Scientists working in a new, $55 million facility hidden in the dry, brown hills between Livermore and Tracy hope to advance development of a defensive weapon any future adversary of the United States will respect - a particle beam device that could destroy incoming nuclear warheads.
The possibility of developing charged-particle beam (CPB) weapons has long been discussed, and research has been going on for some 25 years in the Soviet Union and the US. But when President Reagan, in a speech early this year, speculated on the use of such devices as defensive weapons, his remarks created quite a stir.
Development of this ''ray gun,'' to use comic-book terminology, is by no means a certainty. Among scientists who have expressed serious doubts about its feasibility are John Parmentola and Kosta Tsipis, physicists at the Massachusetts Institute of Technology (MIT). They and other critics have cited problems of accuracy, cost, and the ability of an adversary to devise countermeasures.
Recently, a group of reporters and photographers was admitted to Site 300 - a tightly guarded and usually off-limits test facility of the Lawrence Livermore National Laboratory - for a guided tour of the new Advanced Test Accelerator (ATA).
Scientists who conducted the tour clearly hope the ATA will enable them to take a concept that first appeared decades ago in science fiction closer to scientific fact.
Later this summer, the ATA team headed by Richard J. Briggs will begin ''beam physics experiments'' at the new facility. Basically, that means generating and controlling electronic pulses that eventually will be directed at a target at the end of a 540-foot-long, three-section tunnel.
In the words of the scientists themselves: ''The ATA is designed to produce short pulses of electrons, each about 21 meters long, in several modes. Typical modes are 1 pulse per second, 5 pulses per second, and a burst of 10 pulses separated by one-thousandth of a second, repeated every two seconds.
''The current of the electron beam rises from zero to 10,000 amps in about 20 billionths of a second, and is maintained at that level for at least 50 billionths of a second before decreasing to zero in another 20 billionths of a second.''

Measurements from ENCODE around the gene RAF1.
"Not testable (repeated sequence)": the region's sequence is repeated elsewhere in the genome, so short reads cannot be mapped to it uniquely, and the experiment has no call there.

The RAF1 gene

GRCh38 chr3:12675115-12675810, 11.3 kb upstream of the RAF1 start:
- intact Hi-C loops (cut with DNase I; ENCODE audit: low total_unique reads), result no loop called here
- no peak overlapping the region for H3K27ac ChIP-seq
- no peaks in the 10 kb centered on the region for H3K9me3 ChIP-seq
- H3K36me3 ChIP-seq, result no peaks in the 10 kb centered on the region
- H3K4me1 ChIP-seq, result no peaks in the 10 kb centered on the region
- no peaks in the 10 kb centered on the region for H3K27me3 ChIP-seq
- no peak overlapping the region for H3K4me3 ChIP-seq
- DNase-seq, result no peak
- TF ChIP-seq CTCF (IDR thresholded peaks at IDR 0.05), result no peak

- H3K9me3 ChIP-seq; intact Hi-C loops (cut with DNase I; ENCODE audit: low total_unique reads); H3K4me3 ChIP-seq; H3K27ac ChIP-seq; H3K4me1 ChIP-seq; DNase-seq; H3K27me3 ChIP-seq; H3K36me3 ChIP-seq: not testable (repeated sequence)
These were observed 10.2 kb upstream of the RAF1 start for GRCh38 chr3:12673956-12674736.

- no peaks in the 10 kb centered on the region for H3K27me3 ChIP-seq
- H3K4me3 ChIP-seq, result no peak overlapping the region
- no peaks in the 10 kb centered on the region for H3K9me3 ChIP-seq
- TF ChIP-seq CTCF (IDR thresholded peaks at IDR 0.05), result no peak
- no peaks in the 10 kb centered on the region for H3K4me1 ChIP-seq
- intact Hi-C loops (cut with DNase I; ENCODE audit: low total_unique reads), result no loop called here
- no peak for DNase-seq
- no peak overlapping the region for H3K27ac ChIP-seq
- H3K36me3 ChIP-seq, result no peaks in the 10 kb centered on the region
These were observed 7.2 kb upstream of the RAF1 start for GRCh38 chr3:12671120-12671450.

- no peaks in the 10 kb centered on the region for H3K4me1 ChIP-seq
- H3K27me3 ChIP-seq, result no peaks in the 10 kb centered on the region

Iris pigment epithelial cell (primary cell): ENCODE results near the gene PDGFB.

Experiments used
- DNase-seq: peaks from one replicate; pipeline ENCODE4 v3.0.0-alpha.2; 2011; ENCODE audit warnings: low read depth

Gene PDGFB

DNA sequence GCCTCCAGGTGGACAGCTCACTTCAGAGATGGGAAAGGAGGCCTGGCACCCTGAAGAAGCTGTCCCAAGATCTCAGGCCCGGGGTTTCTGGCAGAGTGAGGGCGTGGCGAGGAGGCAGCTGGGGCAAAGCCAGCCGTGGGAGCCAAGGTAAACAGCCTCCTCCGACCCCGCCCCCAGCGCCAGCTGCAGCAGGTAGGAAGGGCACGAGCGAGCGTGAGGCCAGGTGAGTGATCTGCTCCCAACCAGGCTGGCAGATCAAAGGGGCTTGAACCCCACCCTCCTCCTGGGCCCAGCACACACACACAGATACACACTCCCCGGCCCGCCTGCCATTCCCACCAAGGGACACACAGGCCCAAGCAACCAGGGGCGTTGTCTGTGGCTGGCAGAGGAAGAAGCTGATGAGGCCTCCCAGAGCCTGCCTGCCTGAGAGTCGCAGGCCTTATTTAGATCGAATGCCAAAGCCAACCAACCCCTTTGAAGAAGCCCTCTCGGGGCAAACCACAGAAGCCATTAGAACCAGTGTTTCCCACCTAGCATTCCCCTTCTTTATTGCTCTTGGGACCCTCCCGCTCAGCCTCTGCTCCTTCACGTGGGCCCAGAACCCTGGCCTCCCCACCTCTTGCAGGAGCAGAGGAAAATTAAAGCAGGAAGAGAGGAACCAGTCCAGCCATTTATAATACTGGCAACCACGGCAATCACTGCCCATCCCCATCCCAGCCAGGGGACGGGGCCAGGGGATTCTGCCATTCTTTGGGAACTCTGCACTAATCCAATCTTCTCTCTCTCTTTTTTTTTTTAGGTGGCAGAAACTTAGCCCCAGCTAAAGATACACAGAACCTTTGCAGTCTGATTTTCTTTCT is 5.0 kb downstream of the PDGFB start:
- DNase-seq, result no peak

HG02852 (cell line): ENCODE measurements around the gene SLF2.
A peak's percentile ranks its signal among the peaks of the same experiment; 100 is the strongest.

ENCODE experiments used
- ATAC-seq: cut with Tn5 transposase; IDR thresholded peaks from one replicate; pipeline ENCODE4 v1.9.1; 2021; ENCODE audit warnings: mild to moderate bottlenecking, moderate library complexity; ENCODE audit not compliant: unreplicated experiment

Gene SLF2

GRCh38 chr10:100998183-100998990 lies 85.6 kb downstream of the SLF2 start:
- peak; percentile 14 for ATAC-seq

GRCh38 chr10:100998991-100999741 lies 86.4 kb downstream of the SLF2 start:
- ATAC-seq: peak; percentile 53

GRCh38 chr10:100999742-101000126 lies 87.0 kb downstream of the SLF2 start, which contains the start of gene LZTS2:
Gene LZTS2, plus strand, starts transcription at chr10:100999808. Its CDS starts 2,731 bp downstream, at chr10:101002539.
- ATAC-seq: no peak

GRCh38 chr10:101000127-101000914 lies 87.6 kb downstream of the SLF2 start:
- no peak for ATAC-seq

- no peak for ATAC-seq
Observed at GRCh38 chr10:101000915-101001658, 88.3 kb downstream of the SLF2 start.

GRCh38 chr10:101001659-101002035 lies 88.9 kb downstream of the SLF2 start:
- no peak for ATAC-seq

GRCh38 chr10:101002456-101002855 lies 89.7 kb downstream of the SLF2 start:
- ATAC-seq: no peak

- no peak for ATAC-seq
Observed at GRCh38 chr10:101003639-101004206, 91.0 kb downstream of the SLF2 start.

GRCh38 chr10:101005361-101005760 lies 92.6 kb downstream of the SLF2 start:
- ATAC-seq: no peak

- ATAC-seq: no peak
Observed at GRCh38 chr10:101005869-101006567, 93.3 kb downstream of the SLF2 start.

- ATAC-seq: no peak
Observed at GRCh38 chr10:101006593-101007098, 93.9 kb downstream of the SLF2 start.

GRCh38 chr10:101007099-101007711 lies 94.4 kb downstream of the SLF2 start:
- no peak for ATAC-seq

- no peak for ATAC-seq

To generate this powerful beam, ATA takes 18,000 volts of electricity from a Pacific Gas and Electric Company substation, uses transformers to boost it to 250,000 volts, then stores it in a series of 235 capacitors called Blumlein sections. These sections store the electricity for 20 millionths of a second and release it in 70 billionths of a second. When this pulsed voltage is applied to a cold cathode ''disc,'' a plasma of electrons is created. These particles are injected into a strong magnetic field, which accelerates them to an energy level of 2.5 million electron volts (MeV).
When the electrons come out of the 64-foot-long injector chamber, their velocity is 0.985 times the speed of light. That increases to 0.999 times the speed of light by the time the pulse leaves the 256-foot accelerator chamber - and the electron beam's energy increases, at the same time, from 2.5 MeV to 50 MeV.
Next the electrons are magnetically guided through a 140-foot-long transport section, which separates the accelerator section from the experimental section. It also provides a chamber for evaluating the beam's characteristics before beginning the actual experiment. A nearly complete vacuum is maintained in the accelerator, but the experimental tank is at atmospheric pressure.